Harris to ‘act immediately’ if medicinal cannabis approved by review
Minister for Health faced questions from mother of child with epilepsy
Minister for Health Simon Harris has pledged to act immediately to make medicinal cannabis more widely available if a policy review recommends such a move. Photograph: Gareth Chaney Collins
Simon Harris has pledged to act immediately to make medicinal cannabis more widely available if a policy review recommends such a move.
The Minister for Health faced a mother who accused him of reneging on a promise to make the drug available to her daughter who suffers from epilepsy.
Mr Harris was confronted by Vera Twomey during a visit to Mallow General Hospital this morning when Ms Twomey said that he had betrayed her as she sought to get medicinal cannabis for her daughter, Ava (6) who suffers from an extreme form of epilepsy known as Dravet Syndrome.
“You have betrayed us and the humiliation of standing outside that gate (at Leinster House) from quarter to two until half past seven yesterday until Gino Kenny came up and pulled me away from the gate because he said I had to come away because I was frozen with the cold.
“Ye were able to give a statement to TV3 to tell them what was going on but ye didn’t have the common decency to come down and tell me what was going on and have a word or send any one of your people down to have a word with me,” said Ms Twomey from Aghabullogue in Co Cork.
Mr Harris disputed Ms Twomey’s claims and said that as a result of campaigning by her and other families, he had initiated a policy review by the Health Products Regulatory Authority on the use of medicinal cannabis and he expected that policy review to be completed by the end of the month.
“Vera Twomey is a woman that I have so much respect for - as health minister I have met her three occasions - two formal meetings and one discussion in Leinster House and I have had a number of telephone conversations with her and indeed I emailed her yesterday.
“Vera has talked publicly about the extraordinary difficult situation in which she and her husband Paul have found themselves with their daughter Ava and they would rightly do anything and everything for her and I recognise that,”he told the media during a press briefing later.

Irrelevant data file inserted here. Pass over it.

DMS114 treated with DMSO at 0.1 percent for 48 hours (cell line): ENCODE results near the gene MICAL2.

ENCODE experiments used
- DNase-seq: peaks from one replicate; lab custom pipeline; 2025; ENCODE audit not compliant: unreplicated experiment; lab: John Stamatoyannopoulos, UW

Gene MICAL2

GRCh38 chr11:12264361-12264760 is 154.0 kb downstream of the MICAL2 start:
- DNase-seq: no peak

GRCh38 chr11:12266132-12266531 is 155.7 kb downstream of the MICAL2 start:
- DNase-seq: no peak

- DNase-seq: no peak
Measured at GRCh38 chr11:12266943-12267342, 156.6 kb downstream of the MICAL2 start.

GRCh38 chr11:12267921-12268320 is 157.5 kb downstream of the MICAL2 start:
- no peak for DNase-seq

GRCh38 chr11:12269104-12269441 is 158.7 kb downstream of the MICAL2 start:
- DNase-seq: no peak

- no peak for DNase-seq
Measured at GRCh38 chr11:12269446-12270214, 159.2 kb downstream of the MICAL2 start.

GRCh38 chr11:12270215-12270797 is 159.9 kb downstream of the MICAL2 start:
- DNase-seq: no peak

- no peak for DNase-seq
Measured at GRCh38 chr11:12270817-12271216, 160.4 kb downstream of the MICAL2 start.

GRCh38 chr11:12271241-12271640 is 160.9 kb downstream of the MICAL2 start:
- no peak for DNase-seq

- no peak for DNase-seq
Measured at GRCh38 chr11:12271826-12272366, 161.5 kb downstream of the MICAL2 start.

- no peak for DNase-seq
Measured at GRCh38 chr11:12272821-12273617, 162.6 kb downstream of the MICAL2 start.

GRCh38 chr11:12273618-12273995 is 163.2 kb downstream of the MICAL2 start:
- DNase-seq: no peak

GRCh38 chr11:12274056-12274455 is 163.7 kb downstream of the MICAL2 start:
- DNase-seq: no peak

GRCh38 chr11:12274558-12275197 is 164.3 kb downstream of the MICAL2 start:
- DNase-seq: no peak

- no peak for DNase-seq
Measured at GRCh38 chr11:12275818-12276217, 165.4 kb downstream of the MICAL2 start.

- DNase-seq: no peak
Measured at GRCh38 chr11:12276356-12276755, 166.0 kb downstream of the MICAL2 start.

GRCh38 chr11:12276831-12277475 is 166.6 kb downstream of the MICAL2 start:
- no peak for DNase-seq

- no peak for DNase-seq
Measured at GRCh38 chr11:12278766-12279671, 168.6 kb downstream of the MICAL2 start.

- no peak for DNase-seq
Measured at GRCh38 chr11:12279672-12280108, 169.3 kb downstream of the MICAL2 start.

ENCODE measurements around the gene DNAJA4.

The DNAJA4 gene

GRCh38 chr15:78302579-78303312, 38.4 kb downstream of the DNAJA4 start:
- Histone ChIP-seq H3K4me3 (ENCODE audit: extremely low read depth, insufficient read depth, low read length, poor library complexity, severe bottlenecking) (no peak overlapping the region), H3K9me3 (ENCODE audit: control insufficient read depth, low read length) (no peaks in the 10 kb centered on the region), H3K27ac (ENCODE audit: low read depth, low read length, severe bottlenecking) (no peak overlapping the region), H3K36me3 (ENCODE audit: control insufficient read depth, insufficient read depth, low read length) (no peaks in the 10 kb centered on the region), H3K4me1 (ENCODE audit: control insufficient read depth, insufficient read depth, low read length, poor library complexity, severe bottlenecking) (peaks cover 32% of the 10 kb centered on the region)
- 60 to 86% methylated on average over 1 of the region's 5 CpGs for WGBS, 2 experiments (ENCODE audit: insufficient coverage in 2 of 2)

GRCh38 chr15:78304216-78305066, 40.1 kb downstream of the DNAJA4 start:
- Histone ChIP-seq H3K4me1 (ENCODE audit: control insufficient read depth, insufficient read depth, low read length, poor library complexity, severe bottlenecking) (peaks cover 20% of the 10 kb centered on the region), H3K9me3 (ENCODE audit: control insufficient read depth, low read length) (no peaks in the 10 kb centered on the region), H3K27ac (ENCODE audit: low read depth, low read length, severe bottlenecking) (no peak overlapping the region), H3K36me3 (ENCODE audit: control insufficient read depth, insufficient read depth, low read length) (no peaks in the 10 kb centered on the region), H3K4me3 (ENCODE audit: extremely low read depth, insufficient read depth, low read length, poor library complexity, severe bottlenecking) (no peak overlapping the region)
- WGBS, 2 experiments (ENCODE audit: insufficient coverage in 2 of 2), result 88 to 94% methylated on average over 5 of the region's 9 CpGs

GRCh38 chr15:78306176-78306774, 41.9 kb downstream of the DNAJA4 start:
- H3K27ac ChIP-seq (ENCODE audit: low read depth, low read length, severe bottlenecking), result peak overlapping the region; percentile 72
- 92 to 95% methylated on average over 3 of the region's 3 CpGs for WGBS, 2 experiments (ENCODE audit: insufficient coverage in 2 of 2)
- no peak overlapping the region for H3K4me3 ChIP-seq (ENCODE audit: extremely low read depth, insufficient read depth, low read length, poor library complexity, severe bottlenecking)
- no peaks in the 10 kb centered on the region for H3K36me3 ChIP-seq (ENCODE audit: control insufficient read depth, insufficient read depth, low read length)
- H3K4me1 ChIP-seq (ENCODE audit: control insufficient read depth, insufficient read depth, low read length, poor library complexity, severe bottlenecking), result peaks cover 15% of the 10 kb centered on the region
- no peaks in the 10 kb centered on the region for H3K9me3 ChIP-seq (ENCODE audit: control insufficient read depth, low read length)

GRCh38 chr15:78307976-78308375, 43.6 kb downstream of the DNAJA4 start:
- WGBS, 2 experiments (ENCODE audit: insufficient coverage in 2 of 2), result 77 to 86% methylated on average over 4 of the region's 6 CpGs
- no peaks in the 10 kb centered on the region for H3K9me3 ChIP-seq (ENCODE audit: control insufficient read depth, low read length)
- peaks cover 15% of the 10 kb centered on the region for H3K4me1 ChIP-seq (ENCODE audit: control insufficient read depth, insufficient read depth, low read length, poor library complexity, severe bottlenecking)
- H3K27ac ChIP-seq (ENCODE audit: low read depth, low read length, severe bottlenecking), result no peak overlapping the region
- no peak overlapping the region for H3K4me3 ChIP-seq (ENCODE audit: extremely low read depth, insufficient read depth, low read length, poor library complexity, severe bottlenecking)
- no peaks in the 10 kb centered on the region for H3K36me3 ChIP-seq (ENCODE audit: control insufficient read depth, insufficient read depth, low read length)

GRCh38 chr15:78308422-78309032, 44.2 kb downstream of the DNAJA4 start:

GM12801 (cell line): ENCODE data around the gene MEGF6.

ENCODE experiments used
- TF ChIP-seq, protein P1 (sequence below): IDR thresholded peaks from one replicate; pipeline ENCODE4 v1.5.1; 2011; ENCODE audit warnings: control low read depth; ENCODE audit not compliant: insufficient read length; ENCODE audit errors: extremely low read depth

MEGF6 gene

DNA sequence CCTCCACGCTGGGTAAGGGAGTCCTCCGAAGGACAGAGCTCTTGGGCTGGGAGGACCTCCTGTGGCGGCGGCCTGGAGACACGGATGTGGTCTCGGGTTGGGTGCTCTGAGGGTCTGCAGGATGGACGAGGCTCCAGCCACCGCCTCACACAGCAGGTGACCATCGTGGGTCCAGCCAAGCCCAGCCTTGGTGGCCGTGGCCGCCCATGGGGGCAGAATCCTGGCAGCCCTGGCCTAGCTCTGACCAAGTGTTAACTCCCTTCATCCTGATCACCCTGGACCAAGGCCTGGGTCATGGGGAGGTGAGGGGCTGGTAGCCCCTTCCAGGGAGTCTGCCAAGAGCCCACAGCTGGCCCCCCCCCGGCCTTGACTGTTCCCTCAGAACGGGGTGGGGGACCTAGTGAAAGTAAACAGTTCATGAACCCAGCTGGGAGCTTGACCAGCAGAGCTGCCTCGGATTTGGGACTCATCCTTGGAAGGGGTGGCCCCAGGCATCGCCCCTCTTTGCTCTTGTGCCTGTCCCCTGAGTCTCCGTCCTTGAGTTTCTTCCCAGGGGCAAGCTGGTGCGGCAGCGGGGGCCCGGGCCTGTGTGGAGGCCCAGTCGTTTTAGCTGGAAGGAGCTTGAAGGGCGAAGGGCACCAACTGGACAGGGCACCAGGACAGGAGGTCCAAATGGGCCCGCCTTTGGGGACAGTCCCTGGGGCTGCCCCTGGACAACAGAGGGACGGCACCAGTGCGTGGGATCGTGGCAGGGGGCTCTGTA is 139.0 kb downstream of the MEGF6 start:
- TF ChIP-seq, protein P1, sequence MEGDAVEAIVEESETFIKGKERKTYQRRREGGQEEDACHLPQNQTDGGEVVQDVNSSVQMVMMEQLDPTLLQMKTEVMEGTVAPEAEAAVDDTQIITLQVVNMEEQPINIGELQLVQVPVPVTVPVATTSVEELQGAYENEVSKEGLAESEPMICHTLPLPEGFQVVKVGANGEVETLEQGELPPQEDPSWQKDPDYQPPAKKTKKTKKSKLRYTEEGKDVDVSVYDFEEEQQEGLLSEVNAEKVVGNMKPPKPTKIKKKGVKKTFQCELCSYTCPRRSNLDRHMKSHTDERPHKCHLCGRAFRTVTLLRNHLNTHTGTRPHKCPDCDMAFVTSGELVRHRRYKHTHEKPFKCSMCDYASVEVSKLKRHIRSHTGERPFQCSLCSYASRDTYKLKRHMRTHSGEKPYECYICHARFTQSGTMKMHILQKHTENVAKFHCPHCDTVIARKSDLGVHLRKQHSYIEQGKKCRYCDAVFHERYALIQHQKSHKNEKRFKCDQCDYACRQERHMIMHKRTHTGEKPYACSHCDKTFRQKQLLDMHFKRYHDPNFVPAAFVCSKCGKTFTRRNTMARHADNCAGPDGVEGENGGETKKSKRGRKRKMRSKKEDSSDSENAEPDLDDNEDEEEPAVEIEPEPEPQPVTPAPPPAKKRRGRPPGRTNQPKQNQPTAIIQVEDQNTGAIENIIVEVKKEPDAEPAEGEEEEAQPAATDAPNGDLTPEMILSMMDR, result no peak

“As Minister for Health I want to do everything I can to help Ava and other patients who believe that medicinal cannabis can help them but let me very clear as to what my role is and what it isn’t - I am not a doctor so I am not in a position to prescribe medicine.”
Mr Harris added:
“I have initiated a policy review in relation to medicinal cannabis and that review is due to be completed at the end of this month – I don’t what to pre-empt or prejudice it but I would hope that if it sees a benefit to the availability of medicinal cannabis, I can act on that immediately”.
Ms Twomey’s husband, Paul Barry told Mr Harris during the confrontation that they had two doctors who were willing to make an application for a licence to prescribe medicinal cannabis for Ava but each time the Department of Health comes back with further requirements.
The Departmentt of Health then sought the names of reputable companies the family were planning to use to import the medicinal cannabis and they had done that with the companies travelling to Ireland to meet department officials but they were still unable to get a licence for medicinal cannabis for Ava, he said.
Mr Harris was adamant the Department of Health had not received any application from a doctor to obtain a licence to prescribe medicinal cannabis for Ava.
He pointed to the fact that one family had already followed the procedure and was able to get medicinal cannabis for their child.
“An application was filled out for another child and was granted before Christmas - I can say very clearly today that when that application is submitted and if it is a doctor’s view that this medication should be made available - that application will be assessed immediately as an absolute priority.”